Local Procurement in Canadian Mining Sector
In February 2014, Engineers Without Borders Canada released a
Laying awake (jet-lagged) in Kyrgyzstan, I managed to catch up with some optional reading. Some truism adopted in the
The EWB study examines CSR reporting of Canada’s 50 largest mining companies. The study finds that public reporting on local procurement receives less attention relative to other CSR issues. However, the study also finds that reporting on local procurement has increased by 25% from 2011 to 2012. The local procurement reporting examples highlighted in the study include
Why does it seem such an apparent chore for mining companies to maximize and report on their local procurement? This topic deserves further examination by the Engineers Without Borders Canada’s future studies.
After reviewing the best practice examples noted above, I revisited a couple of recent CSR reports to which I contributed and their coverage of the local procurement topic.
Examples mentioned include considering advance payments for materials and equipment to reduce the suppliers’ working capital requirement, and tracking and evaluating its international purchases to identify changes in local availability of suitable substitutes. In 2012, such a review identified 15 consumables that had become available from Kyrgyz sources. Kumtor also hosted an Open Day for Suppliers Forum, welcoming 55 participants who were interested to learn more about our procurement practices and opportunities.
Kumtor reported a total spend of $265 on goods and services in 2012. This included approximately $74 million procurement within the Kyrgyz Republic. When adjusting its procurement figures by excluding original equipment manufacturer (OEM) capital equipment and parts, major consumables, and reagents that are not available for purchase in the Kyrgyz Republic, and fuel import from Russia, over 70 percent of its total procurement expenditures in 2012 qualified as purchases within the Kyrgyz Republic.
Kumtor’s report does not stop there. It also highlights other local business development-related activities outside of its own supply chain. These included microfinance schemes (focused on agriculture sector), and capacity-building partnerships, such as one developed with the European Bank for Reconstruction and Development (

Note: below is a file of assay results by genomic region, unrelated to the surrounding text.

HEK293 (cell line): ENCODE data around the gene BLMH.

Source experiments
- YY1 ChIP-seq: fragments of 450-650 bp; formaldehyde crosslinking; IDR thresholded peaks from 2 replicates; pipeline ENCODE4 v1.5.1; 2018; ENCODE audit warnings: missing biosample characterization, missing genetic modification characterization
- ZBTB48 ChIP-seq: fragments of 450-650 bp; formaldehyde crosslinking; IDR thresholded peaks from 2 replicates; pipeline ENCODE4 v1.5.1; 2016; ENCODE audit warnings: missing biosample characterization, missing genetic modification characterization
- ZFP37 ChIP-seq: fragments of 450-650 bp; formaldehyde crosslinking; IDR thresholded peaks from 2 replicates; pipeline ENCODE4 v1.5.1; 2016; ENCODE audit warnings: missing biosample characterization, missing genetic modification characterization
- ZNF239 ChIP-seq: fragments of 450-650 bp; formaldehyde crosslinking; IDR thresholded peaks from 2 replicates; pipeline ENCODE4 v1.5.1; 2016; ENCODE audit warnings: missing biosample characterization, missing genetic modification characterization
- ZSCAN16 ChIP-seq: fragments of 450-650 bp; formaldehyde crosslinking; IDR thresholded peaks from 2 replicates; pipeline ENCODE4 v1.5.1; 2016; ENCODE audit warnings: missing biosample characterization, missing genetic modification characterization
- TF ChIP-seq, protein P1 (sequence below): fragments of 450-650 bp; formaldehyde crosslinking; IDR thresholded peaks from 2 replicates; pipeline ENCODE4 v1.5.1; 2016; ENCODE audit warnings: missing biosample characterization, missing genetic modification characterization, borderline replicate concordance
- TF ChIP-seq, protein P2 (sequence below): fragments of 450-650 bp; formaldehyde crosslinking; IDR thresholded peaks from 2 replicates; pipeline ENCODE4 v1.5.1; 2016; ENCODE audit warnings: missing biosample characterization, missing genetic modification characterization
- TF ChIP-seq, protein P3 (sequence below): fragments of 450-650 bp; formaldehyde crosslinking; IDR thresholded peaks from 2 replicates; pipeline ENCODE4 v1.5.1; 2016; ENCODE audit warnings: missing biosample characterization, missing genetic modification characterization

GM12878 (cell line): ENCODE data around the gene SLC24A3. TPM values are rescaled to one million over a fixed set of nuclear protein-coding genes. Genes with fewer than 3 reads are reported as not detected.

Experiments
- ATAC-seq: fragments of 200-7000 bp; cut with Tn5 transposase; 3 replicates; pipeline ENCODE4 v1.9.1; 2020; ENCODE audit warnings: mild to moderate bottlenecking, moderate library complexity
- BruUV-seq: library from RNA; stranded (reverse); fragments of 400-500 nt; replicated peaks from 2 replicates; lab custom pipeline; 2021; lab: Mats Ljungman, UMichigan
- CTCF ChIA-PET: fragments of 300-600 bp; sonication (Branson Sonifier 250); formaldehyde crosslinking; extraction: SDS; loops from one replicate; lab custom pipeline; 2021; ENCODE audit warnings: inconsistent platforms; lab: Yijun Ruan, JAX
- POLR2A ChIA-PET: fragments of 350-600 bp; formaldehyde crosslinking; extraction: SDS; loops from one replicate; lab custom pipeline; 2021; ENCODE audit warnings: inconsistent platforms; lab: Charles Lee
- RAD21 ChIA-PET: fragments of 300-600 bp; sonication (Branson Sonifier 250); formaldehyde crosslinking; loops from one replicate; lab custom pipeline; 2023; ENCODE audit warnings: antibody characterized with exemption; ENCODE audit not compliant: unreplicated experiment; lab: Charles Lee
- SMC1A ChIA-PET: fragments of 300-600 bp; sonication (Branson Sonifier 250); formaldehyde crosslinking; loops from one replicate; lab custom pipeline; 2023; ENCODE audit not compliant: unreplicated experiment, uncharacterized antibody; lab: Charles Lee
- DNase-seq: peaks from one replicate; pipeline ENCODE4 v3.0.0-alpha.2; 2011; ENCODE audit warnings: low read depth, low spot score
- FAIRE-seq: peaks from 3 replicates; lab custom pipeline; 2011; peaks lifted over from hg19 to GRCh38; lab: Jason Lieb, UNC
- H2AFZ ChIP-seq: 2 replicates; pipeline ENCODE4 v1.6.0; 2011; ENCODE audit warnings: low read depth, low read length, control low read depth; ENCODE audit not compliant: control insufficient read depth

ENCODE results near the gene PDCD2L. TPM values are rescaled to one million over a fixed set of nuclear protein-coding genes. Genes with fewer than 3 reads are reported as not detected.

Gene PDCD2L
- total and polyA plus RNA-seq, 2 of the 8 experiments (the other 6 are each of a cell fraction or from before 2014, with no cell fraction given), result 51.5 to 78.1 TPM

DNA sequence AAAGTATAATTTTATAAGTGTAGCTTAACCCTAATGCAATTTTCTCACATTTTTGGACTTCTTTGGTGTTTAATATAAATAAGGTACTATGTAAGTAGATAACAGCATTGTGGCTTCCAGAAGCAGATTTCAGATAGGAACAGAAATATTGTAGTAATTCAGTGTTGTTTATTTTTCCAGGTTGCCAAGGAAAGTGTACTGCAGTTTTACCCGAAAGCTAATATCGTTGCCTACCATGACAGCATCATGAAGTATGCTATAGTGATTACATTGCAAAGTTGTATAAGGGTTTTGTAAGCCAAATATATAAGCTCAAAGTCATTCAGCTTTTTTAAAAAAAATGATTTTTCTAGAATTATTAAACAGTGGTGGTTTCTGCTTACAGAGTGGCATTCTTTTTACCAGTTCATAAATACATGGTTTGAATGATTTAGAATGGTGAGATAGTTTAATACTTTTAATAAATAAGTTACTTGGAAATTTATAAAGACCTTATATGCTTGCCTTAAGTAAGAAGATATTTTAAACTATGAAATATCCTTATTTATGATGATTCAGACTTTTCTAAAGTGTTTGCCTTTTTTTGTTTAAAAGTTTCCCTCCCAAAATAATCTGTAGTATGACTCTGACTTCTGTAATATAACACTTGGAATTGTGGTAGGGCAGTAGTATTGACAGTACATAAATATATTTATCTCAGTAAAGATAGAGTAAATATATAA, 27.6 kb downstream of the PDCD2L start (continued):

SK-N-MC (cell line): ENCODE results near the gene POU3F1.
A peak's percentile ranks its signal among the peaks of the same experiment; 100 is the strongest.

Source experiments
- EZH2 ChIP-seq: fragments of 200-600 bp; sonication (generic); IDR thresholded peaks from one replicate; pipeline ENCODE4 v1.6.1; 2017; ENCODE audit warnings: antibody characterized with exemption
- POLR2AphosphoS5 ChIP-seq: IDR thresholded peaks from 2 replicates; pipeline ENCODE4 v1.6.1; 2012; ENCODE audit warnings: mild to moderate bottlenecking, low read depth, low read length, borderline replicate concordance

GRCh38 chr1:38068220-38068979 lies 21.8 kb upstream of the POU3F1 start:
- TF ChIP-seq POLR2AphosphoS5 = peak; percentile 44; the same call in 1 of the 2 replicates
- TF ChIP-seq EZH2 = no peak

As part of its joint initiative with the EBRD, Kumtor commissioned a study to map the businesses of the Issyk-Kul administrative region, which hosts the Kumtor gold mine, and held number of related workshops to inform local businesses about the results of this study. Over 1,000 small businessmen and women took advantage of the complimentary seminars presenting results of the study. During these workshops, those who attended were also provided with information about the EBRD’s business consulting services and training, ranging from business planning to marketing.
However, similar to the mining sector more broadly, Centerra continues to have its work cut out to demonstrate how it is adding value to the local economies where its operations are located. In Centerra’s case there may be a bigger sense of urgency. The need to demonstrate positive local economic impacts comes against a backdrop of
Why do you think is reporting of local procurement practices by the Canadian mining sector still somewhat underdeveloped compared to other CSR issues? What are other good local procurement reporting practices in the Canadian mining sector? - You may also be interested in this blog (Inspiring Women associated with Kumtor Gold) in which I reflect on an inspiring meeting with a female entrepreneur who forms part of Kumtor's local procurement and supply chain.
This entry was posted on Wednesday, March 19th, 2014 at 10:30 pm and is filed under Broad Community Support (BCS), European Bank (EBRD) Performance Requirements, Global Reporting Initiative (GRI) sustainability reporting, Mining. You can follow any responses to this entry through the RSS 2.0 feed. You can leave a response, or trackback from your own site.